So, this is a murder mystery type book set in Iceland (and written by an Icelandic person) and I listened to it as an audiobook. When I first heard the Icelandic narrator’s voice I thought it was a lovely sounding voice, and good for this book as he would be able to properly pronounce the Icelandic character and place names. This was true, however, I found the cadence of his speech to be slightly odd for English expressions and he often seemed to put the emphasis in the ‘wrong’ place. This is one thing that made the story slightly hard to follow for me. Also, the beginnings of the chapters gave dates and since I never really pay that much attention to numbers (that side of my brain is overshadowed by my creative side!) I was vaguely worried that the plot was jumping about in time but I wasn’t keeping up properly with when things were happening. I’m also not good at remembering whose names refer to whom, even when they are names that I’m familiar with, so I was constantly lost about who was being talked about now (the book went off on lots of tangents with different people’s back stories). I think maybe if I’d read it rather than listened I might have followed the plot better – then I could go back and check dates and names when I got confused which is too hard to do when listening to an audiobook, especially as I usually listen when out running.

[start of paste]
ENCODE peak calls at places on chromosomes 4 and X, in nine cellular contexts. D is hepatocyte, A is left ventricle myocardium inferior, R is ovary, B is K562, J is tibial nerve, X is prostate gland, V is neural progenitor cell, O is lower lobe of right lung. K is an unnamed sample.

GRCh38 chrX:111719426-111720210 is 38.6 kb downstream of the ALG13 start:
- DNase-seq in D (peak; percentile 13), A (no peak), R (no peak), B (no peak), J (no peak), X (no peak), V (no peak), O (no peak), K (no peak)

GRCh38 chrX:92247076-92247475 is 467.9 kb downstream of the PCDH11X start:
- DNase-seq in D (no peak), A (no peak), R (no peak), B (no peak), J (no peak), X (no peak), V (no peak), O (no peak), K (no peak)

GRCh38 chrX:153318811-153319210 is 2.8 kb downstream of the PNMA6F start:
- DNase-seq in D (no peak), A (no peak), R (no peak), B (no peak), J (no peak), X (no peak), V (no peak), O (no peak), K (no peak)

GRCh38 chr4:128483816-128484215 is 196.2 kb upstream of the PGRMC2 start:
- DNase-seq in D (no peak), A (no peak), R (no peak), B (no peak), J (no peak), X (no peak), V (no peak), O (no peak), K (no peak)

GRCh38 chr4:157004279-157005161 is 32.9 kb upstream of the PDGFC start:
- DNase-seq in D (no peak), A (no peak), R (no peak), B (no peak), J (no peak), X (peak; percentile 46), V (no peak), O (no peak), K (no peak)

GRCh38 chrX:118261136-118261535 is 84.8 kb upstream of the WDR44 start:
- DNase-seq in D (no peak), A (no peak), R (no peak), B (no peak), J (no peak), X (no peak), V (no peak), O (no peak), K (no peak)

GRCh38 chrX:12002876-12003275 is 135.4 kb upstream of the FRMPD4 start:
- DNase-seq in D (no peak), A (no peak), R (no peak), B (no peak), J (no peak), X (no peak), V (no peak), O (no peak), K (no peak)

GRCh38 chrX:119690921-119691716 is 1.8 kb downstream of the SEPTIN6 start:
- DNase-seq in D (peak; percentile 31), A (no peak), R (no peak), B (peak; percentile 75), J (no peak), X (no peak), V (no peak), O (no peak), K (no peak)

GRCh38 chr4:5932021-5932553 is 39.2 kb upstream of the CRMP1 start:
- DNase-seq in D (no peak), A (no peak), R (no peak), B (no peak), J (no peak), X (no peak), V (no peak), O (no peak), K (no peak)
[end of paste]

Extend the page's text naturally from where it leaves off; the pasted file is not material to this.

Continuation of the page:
I did kind of get the ending, and things did start to make more sense as they went along. I quite liked the main character of Ari, a young recently qualified police officer newly arrived at the remote Northern Icelandic town where the story is set as he battles with feelings of isolation and claustrophobia in the small town cut off from the rest of the country during the winter by the impassible mountain roads which surround it. I’ll probably not bother reading any more books by this author though.
I’ve really enjoyed all the books in Sarah Painter’s series about a private detective, Lydia Crow, with magical abilities. It has been interesting seeing Lydia’s journey through the series, from originally wanting little or nothing to do with her magical family inheritance, so coming to terms with her abilities and taking on more responsibility as heir to running the family business. The urban fantasy genre is one I really like (if done well), this series has a good mix of lightness (Lydia’s relationship with her live in 80s nerdy ghost has a lot of humour) as well as deep moral and philosophical questions. The role that has been thrust upon Lydia is almost like a mobster boss, and she finds herself at times having to throw her metaphorical/magical weight around to stop situations escalating which goes against her more gentle peace loving nature. Thrown into the mix is her growing romantic relationship with a police officer who is learning about her magical side and coming to terms with it, while seeming to have mystical secrets of his own (even secret to himself…?). I look forward to the next installment!